13 Ways to Spot Substance Abuse in the Workplace

May 6, 2015 Updated: April 23, 2016

The National Institute on Drug Abuse has formally defined addiction as: “A chronic, relapsing brain disease that is characterized by compulsive drug seeking and use, despite harmful consequences.”

According to Medical Daily, the people who work for you who are most likely to become addicted and cause problems for your business are:

  • Young Caucasian men
  • Children of drug abusers
  • Persons with clinical depression and bipolar disorder
  • Persons with higher IQs
  • Persons with anger management issues

And did you know that certain job categories have a much higher risk of substance abuse than others? This could have a definite impact on your organization. Futures of Palm Beach, a treatment facility for substance abuse and co-occurring disorders, has categorized specific profiles of addiction by profession. Medical personnel, lawyers, and law enforcement personnel are at higher risk than accountants and tech support. But no one group, or person, is immune from the ravages of addictive behavior.

The National Survey on Drug Use and Health reports that U.S. companies lose several billion dollars each year because of alcohol and drug use problems of employees and the related problems that go with such behavior. According to the NCAAD, these are the main warning signs and behaviors to look for:

The eyes

Look for bloodshot eyes or pupils that are larger or smaller than normal.

The nose

Frequent nose bleed may indicate cocaine or methamphetamine use.

Weight and appetite

A noticeable increase or decrease in appetite and/or weight.


If the person does not have a history of epilepsy.

Personal grooming

Letting hair and clothing get disorganized and sloppy.

Suspicious injuries

Bruises, cuts and injuries that the person is not willing to talk about.


Unusual and/or offensive odors from breath, body or clothes.

Speech and coordination

Slurred speech and unsteady balance.

Performance issues

Employee displays decreased lack of interest in their job and no longer looks for ways to improve their performance. They can become very defensive about any perceived criticism.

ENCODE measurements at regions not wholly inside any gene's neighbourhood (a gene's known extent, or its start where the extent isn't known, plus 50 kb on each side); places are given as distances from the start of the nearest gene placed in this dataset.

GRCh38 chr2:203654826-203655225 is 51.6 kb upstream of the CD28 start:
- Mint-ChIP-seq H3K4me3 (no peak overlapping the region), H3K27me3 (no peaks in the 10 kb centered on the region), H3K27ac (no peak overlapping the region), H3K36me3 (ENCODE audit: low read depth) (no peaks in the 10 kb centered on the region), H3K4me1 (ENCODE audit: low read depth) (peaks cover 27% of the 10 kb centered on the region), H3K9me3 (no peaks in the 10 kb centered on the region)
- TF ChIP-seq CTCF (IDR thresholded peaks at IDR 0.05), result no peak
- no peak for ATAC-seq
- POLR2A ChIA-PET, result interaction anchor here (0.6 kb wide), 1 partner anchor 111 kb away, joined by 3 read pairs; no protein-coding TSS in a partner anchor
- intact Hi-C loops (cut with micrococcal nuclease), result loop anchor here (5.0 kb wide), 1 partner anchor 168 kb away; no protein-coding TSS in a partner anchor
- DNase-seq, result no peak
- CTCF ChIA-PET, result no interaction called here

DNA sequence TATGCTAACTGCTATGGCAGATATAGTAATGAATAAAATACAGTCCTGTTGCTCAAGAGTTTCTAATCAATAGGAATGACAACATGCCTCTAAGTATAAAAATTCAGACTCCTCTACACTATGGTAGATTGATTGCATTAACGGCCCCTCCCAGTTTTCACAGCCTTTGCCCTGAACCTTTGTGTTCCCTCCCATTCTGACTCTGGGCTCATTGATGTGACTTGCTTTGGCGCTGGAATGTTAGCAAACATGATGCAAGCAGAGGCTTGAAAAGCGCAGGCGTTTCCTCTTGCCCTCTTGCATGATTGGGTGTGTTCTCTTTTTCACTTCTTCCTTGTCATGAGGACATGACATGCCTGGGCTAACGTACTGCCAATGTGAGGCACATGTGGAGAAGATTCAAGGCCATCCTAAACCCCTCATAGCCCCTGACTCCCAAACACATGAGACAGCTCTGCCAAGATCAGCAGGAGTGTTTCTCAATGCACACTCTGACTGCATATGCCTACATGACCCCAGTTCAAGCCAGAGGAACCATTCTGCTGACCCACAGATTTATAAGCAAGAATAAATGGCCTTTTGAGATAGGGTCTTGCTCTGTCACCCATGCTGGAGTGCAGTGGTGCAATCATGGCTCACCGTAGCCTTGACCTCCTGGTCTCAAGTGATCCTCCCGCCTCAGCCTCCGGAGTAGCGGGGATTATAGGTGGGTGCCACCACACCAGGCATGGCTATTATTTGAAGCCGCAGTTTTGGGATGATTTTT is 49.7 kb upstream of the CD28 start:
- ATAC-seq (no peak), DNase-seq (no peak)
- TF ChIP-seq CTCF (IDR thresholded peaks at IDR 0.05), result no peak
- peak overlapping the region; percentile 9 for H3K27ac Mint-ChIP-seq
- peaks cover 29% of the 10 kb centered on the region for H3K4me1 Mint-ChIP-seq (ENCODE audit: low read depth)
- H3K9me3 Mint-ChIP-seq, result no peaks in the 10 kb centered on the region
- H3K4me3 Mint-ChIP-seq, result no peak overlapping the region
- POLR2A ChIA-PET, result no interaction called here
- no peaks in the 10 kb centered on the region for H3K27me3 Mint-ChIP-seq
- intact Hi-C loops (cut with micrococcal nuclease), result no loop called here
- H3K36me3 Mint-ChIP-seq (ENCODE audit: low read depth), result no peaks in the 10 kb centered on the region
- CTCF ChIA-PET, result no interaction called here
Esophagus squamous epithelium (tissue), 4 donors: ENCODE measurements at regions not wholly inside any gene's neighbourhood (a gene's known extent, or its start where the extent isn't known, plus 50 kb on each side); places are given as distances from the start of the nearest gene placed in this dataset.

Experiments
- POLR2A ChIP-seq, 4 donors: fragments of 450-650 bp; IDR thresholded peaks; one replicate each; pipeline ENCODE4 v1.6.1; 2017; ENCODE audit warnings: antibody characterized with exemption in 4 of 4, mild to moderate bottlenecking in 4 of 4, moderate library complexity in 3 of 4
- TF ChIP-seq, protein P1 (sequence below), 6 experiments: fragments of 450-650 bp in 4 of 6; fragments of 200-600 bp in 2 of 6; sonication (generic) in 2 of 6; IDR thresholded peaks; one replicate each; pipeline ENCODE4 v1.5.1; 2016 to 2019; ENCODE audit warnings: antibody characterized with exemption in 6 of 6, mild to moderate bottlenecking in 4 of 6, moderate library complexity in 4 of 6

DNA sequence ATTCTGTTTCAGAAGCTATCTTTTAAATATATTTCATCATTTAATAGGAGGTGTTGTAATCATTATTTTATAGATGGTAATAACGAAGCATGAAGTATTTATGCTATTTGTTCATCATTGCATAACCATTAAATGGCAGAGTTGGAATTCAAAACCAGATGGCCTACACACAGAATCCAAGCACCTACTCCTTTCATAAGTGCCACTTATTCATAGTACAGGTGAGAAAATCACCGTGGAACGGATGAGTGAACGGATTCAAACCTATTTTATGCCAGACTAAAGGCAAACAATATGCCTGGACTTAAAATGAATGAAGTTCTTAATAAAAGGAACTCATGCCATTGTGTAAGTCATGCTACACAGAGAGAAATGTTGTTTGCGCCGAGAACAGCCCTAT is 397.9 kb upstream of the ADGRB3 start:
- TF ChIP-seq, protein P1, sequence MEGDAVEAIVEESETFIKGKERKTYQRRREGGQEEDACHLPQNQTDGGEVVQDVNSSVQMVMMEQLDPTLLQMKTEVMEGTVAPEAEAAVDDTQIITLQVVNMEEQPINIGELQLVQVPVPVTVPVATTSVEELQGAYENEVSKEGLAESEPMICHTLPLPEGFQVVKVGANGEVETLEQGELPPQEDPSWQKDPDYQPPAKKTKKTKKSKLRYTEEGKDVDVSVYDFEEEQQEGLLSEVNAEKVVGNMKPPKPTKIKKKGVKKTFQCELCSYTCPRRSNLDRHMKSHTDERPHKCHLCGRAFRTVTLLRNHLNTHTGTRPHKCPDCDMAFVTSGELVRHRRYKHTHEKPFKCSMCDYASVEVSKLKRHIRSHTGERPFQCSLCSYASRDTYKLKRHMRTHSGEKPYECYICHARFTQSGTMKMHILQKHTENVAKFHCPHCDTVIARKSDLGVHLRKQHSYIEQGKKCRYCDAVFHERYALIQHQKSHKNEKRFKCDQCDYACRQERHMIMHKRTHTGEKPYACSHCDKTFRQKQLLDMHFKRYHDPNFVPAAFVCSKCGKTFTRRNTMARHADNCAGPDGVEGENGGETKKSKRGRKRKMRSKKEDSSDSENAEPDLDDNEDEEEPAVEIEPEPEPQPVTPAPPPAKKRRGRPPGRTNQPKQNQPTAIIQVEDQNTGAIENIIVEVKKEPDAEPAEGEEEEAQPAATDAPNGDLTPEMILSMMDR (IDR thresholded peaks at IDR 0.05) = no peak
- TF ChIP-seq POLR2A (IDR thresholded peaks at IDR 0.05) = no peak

Co-workers, supervisors, and customers complain that the employee is not holding up their end of the work, and seems rude and distant with customers.


Employee complains constantly of financial problems and attempts to borrow from co-workers or asks for an advance on their salary.


Taking longer and more frequent breaks than fellow workers. These breaks are unexplained and take the employee out of the office/building/factory.


Sudden mood swings, from irritability or rage to meaningless laughter.

If, after observing some of the above symptoms of drug abuse, you believe that one of your employees may be suffering from an addiction to substances, you should document every instance of the behavior, especially how it relates to work performance. After documenting these instances, seek professional advice from an HR representative or an attorney. These professionals will be able to advise you on the next step to take regarding an employee who is abusing drugs. It is also help to bring your concerns to a medical professional who will be able to confirm your suspicions of drug abuse.

After documenting and speaking with professionals, approach your employee or colleague with an attitude of wanting to help. If you come to them accusing drug abuse and threaten the employee with discipline or termination, you are not likely to get anywhere. You can try to help the employee seek treatment for their addiction, but you may be unsuccessful in your endeavors. An employee’s drug abuse can be a liability for your company, and after unsuccessful attempts to get help for the employee, termination may be the only viable option.